Willoughby: Memorable Milestone | AspenTimes.com
The Aspen Skiing Co. is celebrating its 75th anniversary, but there’s another accomplishment that few have noticed: Skiing has now outlived mining as a basic industry in Aspen.
I make this observation with a caveat; it depends on what you call the beginnings and endings. Mining began in Aspen in 1879. The end is harder to pin down. Aspen’s silver mines, and most nationally, ceased production between 1950-52, so that would be 71-73 years, but work on one of Aspen’s longest tunnels did not end until 1963, and the 1960s saw dumps for Milled silver. so about 83 years. I leave out the iron mining, which ended even later.
Skiing began with the Aspen Mountain operation of the Aspen Ski Club and the Highland Bavarian Little Annie shop in 1938, 83 years ago. The Aspen Skiing Co. has been in operation for 75 years. Depending on which endings and beginnings you choose, it’s safe to say that skiing has now surpassed mining.
When Aspen Ski Club raised money for its boat tow, the older generation scoffed at the idea. In their view, skiing was a fad that would pass, where surely mining would continue for much longer. They felt secure in this belief because mining in Aspen had started around the time they were born, so it seemed like forever. They had witnessed the ebb and flow of silver prices and had just witnessed a large increase in silver price and silver production.
The early operations of the Aspen Ski Club were more non-profit with many volunteers. With the exception of ski instructor Florian Hämmerle, whom they hired for a ski school, they did not think of skiing as a business that would end their mining operations and focus entirely on them, although they dreamed that it would be a viable business in the future.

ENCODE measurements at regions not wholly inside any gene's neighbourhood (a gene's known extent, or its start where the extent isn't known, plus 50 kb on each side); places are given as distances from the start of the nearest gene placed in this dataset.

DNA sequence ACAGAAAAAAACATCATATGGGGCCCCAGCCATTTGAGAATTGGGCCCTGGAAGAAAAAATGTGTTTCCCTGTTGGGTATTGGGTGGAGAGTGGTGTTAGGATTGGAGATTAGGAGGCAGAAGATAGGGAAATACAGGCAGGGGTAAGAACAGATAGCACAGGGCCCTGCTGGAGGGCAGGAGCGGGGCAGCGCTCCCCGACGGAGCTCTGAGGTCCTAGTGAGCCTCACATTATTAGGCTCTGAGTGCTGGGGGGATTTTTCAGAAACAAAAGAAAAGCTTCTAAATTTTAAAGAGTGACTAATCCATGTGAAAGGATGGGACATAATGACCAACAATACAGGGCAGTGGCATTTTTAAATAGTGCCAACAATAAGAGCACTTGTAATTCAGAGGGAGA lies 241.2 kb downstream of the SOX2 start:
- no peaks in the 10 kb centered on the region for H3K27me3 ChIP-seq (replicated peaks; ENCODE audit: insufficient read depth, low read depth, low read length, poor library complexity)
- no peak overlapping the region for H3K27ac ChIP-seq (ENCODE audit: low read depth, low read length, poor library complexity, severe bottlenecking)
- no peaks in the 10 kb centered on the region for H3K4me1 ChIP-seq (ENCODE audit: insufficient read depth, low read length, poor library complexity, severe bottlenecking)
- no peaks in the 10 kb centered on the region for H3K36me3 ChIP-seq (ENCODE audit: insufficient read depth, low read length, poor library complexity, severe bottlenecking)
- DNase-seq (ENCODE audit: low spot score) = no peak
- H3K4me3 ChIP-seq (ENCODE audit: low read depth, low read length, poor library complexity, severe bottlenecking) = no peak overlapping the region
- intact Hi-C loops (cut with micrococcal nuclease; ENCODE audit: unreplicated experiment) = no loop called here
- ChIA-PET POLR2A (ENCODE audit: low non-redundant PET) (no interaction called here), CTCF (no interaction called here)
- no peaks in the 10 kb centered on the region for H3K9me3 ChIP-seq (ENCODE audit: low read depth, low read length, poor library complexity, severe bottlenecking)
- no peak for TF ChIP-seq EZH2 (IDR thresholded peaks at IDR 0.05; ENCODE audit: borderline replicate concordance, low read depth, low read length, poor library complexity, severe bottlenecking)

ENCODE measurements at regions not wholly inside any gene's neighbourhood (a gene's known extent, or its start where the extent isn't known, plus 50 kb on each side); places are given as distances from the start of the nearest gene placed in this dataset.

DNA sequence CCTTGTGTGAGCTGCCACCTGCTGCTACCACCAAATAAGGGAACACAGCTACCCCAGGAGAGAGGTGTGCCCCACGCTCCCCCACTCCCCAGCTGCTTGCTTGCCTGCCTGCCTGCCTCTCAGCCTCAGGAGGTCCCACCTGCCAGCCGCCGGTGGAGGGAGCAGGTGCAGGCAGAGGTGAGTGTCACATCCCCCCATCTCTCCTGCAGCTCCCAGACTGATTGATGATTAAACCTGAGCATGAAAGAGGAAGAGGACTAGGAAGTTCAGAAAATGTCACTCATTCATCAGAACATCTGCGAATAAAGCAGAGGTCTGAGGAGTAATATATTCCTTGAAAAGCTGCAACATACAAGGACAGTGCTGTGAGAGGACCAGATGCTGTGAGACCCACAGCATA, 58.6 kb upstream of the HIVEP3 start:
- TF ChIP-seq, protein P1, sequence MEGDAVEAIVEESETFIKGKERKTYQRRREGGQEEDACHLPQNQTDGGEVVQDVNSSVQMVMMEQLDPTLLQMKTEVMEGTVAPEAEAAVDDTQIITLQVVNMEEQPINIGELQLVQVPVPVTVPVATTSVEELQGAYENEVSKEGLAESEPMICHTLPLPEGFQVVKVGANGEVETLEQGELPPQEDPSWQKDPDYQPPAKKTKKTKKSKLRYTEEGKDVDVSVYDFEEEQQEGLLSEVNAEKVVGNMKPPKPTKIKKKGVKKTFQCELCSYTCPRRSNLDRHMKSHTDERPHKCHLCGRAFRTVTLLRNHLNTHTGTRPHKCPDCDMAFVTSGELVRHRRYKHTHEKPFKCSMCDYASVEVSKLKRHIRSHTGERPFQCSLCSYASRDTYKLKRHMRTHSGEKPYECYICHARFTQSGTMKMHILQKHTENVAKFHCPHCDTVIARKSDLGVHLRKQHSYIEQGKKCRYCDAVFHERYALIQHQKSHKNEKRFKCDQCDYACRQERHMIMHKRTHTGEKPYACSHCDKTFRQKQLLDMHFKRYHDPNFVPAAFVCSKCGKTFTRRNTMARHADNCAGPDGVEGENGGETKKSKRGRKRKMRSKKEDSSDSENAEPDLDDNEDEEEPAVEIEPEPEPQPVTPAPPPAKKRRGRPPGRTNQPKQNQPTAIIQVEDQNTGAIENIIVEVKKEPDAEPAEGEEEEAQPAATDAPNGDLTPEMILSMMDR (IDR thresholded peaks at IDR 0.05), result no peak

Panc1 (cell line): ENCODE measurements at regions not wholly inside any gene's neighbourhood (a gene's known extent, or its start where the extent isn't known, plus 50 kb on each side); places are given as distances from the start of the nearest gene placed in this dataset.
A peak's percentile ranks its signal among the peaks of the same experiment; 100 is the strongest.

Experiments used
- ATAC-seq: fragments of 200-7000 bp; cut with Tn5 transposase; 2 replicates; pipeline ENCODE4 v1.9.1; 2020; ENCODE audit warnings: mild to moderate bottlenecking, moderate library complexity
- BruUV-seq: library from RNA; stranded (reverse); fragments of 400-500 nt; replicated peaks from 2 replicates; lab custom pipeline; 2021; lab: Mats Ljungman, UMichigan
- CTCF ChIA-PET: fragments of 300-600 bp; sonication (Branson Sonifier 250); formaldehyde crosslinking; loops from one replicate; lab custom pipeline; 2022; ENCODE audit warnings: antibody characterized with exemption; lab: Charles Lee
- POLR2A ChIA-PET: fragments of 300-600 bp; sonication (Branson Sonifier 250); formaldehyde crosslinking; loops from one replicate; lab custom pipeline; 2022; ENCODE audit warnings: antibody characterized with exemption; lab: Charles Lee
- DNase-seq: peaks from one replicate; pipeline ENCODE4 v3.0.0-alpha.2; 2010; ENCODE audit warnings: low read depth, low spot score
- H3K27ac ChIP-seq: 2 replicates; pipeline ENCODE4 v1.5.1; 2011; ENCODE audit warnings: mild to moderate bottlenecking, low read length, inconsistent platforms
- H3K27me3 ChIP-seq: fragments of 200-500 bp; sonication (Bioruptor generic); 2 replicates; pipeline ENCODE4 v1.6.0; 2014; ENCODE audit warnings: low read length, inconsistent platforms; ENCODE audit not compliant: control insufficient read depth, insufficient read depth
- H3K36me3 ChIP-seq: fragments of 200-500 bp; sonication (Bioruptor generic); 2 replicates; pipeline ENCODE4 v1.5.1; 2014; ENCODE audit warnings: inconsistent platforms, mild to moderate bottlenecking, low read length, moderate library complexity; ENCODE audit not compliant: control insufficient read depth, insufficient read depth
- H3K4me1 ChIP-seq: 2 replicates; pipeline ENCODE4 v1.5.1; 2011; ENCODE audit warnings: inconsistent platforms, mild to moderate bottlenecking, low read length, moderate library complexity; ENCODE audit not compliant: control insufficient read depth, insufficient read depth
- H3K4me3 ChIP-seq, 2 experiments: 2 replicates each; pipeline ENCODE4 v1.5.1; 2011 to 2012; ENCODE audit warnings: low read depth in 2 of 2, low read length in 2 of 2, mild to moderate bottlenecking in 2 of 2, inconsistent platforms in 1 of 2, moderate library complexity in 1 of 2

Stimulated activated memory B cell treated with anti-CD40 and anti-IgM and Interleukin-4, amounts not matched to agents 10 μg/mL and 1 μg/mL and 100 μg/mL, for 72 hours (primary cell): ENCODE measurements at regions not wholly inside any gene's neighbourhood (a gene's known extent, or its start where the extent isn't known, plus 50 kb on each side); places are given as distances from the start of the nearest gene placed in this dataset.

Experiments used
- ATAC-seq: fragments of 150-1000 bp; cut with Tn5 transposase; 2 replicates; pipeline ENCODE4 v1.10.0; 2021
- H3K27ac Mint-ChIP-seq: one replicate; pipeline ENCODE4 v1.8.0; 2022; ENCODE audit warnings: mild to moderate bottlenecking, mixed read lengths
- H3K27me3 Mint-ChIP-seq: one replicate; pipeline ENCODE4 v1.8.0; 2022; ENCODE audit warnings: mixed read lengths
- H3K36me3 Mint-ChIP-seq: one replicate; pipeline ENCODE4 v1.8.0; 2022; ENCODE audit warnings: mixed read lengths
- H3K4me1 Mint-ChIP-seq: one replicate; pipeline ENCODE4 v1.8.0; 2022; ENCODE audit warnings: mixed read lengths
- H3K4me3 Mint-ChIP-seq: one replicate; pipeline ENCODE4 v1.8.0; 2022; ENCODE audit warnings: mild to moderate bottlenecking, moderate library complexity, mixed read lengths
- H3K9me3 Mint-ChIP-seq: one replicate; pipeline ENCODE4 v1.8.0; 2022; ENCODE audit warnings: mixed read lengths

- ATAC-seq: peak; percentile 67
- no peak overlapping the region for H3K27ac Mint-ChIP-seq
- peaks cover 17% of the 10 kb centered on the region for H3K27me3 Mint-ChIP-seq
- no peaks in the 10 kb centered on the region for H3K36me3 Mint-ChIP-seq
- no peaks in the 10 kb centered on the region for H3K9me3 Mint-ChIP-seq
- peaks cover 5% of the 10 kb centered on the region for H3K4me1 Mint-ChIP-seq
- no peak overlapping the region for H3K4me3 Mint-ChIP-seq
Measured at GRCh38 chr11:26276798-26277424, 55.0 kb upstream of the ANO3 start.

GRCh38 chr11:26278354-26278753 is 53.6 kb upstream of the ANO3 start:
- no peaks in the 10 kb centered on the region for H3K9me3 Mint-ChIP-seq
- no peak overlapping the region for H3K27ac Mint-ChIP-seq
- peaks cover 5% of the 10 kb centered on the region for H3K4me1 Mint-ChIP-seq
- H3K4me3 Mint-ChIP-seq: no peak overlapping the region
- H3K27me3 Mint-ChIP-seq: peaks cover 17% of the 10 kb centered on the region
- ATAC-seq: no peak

The Aspen Skiing Co. was not profitable in its early years. Skiing in the late 1930s gained many customers, but the war slowed expansion. By the 1950s it began to expand again and Aspen, with an already established reputation, seemed like a place where the industry could be profitable. Luckily, like the first prospectors and businessmen who followed the silver rush to Aspen in the 1880s, there were those who thought skiing and Aspen had potential.
Today, jets come from everywhere and commercial connections to many cities make Aspen a popular vacation destination. In the 1930s, Aspen built a ski base with ski clubs that traveled mostly by train. For most clubs, some from other federal states, it was not a weekend trip.
Those who came were dedicated skiers. When the Aspen Skiing Co. started, it wasn’t much different—Aspen was a destination, even Denver was a long drive in those days before the Loveland Tunnel and a four-lane Vail Pass were built. The music festival added another tourist season, but the spring and fall “off-season” was so long that businesses struggled.
There were similarities in mining. Aspen wasn’t immediately the Silver Queen. For several years, Ashcroft had more interest. As with skiing, Aspen was isolated and ore was initially transported across the continental divide by mule trains. It wasn’t until the railroads arrived in 1887 that the town began to prosper and most of the mines were profitable.
Comparing the price of silver to the price of ski tickets suggests which country has had sustained economic growth. Silver prices in today’s dollars ranged from about $25 an ounce at its peak to a depression low of about $4. The high corresponds to silver’s current value of $23. Early day ski ticket prices were about $40 in today’s dollars. This year’s $200 season pass price has steadily increased. There were more silver ounces than skiers, but a single skier’s profit can be higher.
Like skeptics in the 1930s that skiing was a short-term industry, there are those today with similar forecasts. There’s the rapidly aging core of skiers that isn’t being replaced by a younger generation, and the threat of global warming. Skiing has rivaled mining in its longevity in Aspen and is likely to significantly surpass that milestone number.
Tim Willoughby’s family history is similar to Aspen’s. He began sharing folklore while teaching at Aspen Country Day School and Colorado Mountain College. Today he is a tourist in his hometown and looks at it from a historical perspective. Reach him at [email protected]